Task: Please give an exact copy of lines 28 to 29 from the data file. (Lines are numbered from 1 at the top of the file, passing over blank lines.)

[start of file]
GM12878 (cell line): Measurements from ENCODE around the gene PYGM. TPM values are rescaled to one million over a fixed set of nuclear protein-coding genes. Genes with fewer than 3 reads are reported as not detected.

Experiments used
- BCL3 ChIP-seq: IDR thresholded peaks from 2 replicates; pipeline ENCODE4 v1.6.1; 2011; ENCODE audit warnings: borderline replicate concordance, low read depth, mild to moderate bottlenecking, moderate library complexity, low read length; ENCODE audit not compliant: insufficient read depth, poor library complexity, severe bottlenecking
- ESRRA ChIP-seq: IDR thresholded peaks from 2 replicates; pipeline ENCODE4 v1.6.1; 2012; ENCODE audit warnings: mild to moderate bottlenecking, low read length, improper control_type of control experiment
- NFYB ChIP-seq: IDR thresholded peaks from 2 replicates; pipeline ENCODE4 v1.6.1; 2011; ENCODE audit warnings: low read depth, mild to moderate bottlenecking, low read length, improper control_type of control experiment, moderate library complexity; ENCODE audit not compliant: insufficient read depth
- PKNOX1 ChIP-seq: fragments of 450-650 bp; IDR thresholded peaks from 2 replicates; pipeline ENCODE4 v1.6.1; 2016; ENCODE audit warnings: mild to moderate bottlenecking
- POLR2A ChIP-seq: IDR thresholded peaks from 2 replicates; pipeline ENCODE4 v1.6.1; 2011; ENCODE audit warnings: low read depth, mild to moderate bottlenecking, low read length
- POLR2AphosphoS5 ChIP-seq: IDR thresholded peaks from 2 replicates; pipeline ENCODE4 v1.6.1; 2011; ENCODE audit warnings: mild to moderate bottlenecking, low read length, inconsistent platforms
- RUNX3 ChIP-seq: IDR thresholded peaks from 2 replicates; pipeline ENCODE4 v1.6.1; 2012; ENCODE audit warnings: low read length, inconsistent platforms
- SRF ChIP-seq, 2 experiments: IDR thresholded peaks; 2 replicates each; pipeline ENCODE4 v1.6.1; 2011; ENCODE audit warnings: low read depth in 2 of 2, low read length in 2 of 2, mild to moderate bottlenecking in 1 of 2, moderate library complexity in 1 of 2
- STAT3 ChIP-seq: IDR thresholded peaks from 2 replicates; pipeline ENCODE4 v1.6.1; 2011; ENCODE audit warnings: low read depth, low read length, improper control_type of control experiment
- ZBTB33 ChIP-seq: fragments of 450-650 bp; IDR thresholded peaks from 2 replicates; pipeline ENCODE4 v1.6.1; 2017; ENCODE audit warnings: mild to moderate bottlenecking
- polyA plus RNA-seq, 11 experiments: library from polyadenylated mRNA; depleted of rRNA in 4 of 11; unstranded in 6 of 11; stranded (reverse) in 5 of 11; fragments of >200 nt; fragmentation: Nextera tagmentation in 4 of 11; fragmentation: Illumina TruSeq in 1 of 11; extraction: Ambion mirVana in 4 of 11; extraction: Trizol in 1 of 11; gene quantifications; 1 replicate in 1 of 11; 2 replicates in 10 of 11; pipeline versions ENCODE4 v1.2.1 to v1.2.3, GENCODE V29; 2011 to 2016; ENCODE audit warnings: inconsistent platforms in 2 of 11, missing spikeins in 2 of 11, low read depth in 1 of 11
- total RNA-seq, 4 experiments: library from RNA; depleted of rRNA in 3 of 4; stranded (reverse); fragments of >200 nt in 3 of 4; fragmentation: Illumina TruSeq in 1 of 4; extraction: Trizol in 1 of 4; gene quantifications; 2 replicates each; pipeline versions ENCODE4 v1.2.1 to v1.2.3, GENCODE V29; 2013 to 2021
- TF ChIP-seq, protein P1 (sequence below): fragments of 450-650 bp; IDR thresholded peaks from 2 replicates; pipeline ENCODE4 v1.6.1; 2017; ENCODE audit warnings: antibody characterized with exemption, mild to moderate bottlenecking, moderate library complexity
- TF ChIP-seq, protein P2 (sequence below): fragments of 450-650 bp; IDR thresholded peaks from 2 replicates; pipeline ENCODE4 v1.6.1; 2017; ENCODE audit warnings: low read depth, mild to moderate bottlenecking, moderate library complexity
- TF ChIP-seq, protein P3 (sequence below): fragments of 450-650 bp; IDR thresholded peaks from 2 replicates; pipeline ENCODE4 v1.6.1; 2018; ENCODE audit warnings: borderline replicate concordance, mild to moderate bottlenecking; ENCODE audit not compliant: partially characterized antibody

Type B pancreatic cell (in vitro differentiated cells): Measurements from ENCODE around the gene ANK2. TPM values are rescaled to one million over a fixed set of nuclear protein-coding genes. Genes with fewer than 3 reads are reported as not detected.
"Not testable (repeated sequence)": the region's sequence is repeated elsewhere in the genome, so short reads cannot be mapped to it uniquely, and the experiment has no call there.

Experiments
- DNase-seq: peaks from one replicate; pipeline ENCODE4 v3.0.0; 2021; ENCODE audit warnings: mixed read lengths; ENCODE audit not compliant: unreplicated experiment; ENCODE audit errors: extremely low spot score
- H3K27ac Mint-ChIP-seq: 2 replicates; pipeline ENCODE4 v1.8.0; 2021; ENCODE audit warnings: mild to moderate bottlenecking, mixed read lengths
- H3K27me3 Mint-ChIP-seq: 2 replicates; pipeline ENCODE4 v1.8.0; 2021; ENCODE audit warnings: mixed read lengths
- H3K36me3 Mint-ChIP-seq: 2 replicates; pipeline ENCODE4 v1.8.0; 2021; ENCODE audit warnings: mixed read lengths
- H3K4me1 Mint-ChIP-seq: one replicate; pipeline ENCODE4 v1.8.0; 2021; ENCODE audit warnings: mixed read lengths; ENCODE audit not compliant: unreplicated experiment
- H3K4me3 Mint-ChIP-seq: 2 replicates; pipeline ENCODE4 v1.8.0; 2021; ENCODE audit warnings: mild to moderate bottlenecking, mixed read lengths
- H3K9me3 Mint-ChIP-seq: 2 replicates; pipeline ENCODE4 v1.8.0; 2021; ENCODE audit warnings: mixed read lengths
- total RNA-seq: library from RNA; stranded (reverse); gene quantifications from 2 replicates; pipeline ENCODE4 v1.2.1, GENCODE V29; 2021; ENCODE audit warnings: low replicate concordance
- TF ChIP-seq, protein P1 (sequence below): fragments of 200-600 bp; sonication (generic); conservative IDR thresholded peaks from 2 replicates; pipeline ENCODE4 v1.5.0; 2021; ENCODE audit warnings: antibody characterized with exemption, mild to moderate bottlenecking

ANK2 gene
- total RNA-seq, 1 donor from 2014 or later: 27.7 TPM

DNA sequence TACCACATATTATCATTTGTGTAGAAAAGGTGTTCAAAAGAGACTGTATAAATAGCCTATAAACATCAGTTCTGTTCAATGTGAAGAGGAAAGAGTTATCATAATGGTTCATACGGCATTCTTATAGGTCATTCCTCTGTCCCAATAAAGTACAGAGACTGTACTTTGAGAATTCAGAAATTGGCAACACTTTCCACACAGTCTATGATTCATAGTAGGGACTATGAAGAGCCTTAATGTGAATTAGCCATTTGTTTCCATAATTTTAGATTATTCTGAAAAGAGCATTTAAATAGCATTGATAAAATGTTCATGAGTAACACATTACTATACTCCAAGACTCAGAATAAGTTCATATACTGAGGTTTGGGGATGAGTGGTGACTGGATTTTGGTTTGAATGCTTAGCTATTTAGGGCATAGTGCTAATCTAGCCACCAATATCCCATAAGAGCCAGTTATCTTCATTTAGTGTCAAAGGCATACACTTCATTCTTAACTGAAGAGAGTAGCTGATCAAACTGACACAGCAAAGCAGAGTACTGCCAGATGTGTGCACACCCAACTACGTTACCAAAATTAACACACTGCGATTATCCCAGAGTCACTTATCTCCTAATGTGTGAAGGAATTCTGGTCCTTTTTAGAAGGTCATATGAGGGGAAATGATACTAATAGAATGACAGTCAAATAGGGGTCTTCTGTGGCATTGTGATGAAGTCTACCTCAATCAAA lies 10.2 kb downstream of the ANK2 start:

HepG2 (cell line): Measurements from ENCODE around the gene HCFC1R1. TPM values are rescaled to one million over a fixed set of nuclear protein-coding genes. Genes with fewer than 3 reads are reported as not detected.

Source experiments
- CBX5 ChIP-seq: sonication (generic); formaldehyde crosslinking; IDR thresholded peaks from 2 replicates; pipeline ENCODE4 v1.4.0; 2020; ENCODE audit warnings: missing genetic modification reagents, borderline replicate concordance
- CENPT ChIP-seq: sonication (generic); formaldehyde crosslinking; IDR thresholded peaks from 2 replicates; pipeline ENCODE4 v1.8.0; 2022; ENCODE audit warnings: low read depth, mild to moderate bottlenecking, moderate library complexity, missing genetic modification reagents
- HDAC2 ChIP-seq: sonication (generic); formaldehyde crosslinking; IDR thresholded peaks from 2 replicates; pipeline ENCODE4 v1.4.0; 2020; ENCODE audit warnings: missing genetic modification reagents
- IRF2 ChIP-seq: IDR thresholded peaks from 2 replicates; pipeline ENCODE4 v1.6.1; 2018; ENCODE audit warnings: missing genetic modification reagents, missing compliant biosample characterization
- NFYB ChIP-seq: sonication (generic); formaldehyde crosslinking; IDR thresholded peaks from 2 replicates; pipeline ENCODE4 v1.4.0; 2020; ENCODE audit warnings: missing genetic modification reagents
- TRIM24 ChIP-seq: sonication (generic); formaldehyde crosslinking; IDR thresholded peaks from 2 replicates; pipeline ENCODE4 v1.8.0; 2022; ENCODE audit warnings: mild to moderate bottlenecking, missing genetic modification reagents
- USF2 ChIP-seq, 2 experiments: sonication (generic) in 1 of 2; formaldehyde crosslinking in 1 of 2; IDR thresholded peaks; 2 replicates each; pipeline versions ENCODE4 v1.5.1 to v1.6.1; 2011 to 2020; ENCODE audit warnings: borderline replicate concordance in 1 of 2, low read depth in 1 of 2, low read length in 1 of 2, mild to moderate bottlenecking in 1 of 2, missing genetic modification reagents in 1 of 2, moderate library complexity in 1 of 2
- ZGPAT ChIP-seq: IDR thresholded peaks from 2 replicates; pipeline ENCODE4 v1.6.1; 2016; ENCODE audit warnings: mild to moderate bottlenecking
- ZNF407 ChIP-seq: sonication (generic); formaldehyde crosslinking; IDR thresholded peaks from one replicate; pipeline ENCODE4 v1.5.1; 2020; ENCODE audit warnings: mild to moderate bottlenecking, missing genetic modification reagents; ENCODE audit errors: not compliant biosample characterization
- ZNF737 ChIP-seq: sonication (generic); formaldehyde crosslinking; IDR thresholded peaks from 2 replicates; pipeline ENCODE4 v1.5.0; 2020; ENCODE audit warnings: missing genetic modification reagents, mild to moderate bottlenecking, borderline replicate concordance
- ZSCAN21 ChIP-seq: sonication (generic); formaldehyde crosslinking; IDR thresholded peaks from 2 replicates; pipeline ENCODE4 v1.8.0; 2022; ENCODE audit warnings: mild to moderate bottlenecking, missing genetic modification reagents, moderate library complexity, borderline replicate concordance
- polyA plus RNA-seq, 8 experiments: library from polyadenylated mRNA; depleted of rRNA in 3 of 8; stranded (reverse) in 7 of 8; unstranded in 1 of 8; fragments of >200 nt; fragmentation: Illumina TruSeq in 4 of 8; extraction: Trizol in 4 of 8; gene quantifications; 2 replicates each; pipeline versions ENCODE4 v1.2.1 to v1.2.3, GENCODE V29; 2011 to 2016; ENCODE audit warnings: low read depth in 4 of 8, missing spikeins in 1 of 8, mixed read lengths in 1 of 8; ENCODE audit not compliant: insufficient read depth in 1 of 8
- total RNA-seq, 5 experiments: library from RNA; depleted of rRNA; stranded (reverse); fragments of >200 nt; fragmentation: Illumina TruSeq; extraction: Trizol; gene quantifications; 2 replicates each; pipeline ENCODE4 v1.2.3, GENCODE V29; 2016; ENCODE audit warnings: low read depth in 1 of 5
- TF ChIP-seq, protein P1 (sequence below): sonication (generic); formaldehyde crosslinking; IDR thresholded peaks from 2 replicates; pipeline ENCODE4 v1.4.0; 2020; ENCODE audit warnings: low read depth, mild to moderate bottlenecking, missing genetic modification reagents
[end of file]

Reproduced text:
- total RNA-seq: library from RNA; stranded (reverse); gene quantifications from 2 replicates; pipeline ENCODE4 v1.2.1, GENCODE V29; 2021; ENCODE audit warnings: low replicate concordance
- TF ChIP-seq, protein P1 (sequence below): fragments of 200-600 bp; sonication (generic); conservative IDR thresholded peaks from 2 replicates; pipeline ENCODE4 v1.5.0; 2021; ENCODE audit warnings: antibody characterized with exemption, mild to moderate bottlenecking